The School - Loveless Unbeliever
There are times when you get can exactly what an album sounds like by the album cover. Just by looking at this cover, I could almost hear the 50s/60s inspired pop music radiating from its cover. When I hit play on this album, that is exactly what I heard. It opens with "Let it Slip", a 50s inspired pop tune if ever I've heard one, complete with "bop-bop-ba-lu" background vocals, reverb-laden drums, building strings in the background, handclaps, and, of course, "that" voice. Liz Hunt has a perfect voice for this kind of music. It's kind of cute, but not overly so. She recalls 50s pop music without sounding like she's ripping anything off. It's an homage...not an exact recreation. While it is definitely rooted in 50s pop music, there is also more than a hint of 80s pop. There are more than a couple of times on this album where I hear a melody and ask myself, "Did they take that from The Smiths?"
All-in-all, it's a terrific album, filled with songs that are short, sweet, and memorable. If you like pop music at all, you'll love this album.
Favorite Track: "I Want You Back"
Arcade Fire - The Suburbs
My love for the Arcade Fire is well-known. I loved Funeral, and (I think) I loved Neon Bible even more. With this album, my expectations were high. I couldn't help it. I tried to lower them, so that I wouldn't have unreasonably high expectations for it, but I just couldn't do it. New Arcade Fire. That's reason to celebrate.
As it turns out, my expectations couldn't be too high. This album took those expectations and exceeded them. I was a bit nervous about the length of the album at first...looking at that track listing and seeing 16 tracks staring back at me was a bit daunting. But it didn't matter...every track is terrific. Okay...so maybe not every track. I'm not overly excited about "Sprawl I (Flatland)", but it works as a great intro to "Sprawl II "Mountains Beyond Mountains)". And that's the thing...this album works so well as an album. Before the album released, I heard a "Month of May" and "The Suburbs". They were good, but not great. But, in the context of this album, they both seem to make more sense. This is a great, cohesive album. And it is proof that, no matter how many people say otherwise, the format of "the album" is not dead...it just needs to be done correctly. That's something that the Arcade Fire understand.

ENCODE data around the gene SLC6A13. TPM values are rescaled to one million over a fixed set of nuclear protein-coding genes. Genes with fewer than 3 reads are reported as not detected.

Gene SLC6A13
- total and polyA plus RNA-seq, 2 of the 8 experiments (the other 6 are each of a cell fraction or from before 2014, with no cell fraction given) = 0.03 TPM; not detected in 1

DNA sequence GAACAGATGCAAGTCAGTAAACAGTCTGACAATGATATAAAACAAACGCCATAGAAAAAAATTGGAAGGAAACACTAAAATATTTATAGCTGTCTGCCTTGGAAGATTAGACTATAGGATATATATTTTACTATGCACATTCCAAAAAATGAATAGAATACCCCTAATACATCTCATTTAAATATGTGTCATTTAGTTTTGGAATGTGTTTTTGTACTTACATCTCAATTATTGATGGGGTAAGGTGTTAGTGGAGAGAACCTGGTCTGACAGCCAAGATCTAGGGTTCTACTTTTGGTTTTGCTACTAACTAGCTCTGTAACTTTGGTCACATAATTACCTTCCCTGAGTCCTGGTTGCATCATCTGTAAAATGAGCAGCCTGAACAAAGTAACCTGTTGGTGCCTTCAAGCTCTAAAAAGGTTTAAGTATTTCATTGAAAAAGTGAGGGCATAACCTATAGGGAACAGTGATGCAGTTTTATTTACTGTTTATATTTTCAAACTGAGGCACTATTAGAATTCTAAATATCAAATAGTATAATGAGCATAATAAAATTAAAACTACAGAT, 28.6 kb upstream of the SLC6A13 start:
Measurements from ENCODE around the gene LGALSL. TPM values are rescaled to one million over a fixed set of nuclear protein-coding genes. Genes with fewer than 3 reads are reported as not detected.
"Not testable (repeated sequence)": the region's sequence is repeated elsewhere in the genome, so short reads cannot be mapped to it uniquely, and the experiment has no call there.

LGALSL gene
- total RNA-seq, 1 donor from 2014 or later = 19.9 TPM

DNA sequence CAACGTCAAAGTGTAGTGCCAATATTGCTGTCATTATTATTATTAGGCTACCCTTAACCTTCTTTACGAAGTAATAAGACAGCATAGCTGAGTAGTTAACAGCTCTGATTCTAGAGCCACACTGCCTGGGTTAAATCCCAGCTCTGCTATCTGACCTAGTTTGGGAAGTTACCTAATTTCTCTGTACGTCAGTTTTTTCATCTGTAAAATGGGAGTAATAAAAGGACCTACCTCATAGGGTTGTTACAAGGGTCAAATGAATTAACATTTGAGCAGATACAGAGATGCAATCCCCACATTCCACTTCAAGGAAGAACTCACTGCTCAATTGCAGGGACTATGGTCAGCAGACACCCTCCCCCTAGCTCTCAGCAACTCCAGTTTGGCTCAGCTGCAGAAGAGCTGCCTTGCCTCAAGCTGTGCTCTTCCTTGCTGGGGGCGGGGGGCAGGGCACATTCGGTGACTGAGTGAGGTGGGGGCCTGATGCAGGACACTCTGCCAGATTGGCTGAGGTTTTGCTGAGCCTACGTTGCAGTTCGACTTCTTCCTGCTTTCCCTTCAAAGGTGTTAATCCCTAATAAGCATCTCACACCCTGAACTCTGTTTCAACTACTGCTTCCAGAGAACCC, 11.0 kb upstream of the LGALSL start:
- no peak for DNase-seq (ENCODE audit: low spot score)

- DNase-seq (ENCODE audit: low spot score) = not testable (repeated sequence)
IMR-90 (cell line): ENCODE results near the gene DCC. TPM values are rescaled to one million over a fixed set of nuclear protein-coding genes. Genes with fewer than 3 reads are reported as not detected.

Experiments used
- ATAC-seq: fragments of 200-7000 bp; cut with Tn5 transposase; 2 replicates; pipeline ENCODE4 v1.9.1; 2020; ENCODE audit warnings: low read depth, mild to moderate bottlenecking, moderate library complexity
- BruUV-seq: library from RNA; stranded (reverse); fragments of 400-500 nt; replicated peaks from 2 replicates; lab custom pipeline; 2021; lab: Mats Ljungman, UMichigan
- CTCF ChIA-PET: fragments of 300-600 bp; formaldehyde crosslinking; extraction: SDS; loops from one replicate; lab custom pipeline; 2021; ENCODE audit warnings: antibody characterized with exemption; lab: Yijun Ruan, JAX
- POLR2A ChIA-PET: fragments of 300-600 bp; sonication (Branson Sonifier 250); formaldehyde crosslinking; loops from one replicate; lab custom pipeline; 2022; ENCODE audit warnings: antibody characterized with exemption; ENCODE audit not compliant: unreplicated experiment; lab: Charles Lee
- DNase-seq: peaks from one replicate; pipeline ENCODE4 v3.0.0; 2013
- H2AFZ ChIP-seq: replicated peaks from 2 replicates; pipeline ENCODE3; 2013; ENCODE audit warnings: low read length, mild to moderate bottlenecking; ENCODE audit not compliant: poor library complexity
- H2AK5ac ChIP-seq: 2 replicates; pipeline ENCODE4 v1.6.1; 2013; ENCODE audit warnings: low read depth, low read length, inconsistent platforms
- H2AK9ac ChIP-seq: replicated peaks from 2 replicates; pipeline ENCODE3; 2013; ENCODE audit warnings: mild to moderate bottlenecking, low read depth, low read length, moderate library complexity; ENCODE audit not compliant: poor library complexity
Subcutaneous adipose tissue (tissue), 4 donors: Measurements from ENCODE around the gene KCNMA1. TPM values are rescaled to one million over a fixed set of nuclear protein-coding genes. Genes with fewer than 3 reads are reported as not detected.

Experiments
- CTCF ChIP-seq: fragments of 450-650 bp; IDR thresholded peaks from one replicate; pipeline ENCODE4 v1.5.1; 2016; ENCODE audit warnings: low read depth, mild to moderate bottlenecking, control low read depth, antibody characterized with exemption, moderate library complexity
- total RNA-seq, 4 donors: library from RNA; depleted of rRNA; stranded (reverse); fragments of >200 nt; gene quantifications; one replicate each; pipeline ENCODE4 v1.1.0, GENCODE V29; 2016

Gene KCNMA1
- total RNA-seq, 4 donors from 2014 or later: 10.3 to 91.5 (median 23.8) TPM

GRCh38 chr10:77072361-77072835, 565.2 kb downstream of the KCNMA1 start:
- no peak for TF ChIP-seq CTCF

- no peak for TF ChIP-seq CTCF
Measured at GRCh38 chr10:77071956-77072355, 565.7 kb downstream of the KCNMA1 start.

When all is said and done, this may end up being my favorite Arcade Fire album...and that's really saying something.
Favorite Track: "Suburban War"
Margot & The Nuclear So And So's - Buzzard
Where the Arcade Fire exceeded my expectations for their new album, Margot let me down. Hard. I loved the sound of their first couple albums...they were folk songs at heart, but filled out with fantastic instrumentation. What drew me to their music were their arrangements. I loved the percussion, the horns, and the haunting keyboards. I loved how they could start out a song very soft, and end with the perfect combination of beauty and noise.
On this album, those arrangements are gone. The subtle instrumentation (and the explosion of that same instrumentation) has been replaced with loud electric guitars. Between Not Animal and Buzzard, Margot turned into a rock band...and no one even though to warn me about it. After one listen, I put down the album, extremely disappointed.
But then, of course, I picked it up again. With one listen under my belt, I knew what I was getting into. The second listen proved to be a much more enjoyable experience. Sure, I missed the old Margot...but I couldn't expect them to stay the same for their entire career. This album still had good songs. As good as some of the songs on their previous two albums? No...but some solid songs, all the same.
I sit here now, on my fifth listen. It has really grown on me. I'm not sure I'll ever love this album the same way I love The Dust of Retreat or Not Animal, but I do really like it, and it's getting better with each listen. It's a different Margot...but that doesn't have to be a bad thing.
Rating: 4/5 (this rating is sure to increase with more listening)
Favorite Track: "Lunatic, Lunatic, Lunatic"
Maximum Balloon - Maximum Balloon
Maximum Balloon is the side project for Dave Sitek of TV On the Radio fame. If you did not know this before listening to the album, it would become immediately apparent. The opening to "Groove Me" sounds like the funked-up brother of TV On the Radio's "DLZ" (off Dear Science). That song opens the album with a bang, and lets the listener know what they're in for. It's a funky, catchy, dance album, featuring dirty synths, slinking basslines, and a different singer on each track (notable vocals come from Tunde Adebimpe, Kyp Malone, Karen O, Holly Miranda, David Byrne, Little Dragon, Theophilus London, and others). It's an album that has a hint of danger laced throughout...an album that would sound perfect at 2AM in a dark alley. It's a dance album for those of us who don't really like dance music.
While the album does get a little long by the end, it's still a good listen. This is an album that you may have to be in the right mood for...but, if you are, it can be glorious. I dare you to listen to this and not start dancing...it's darn near impossible.
Favorite Track: "Groove Me (feat. Theophilus London)"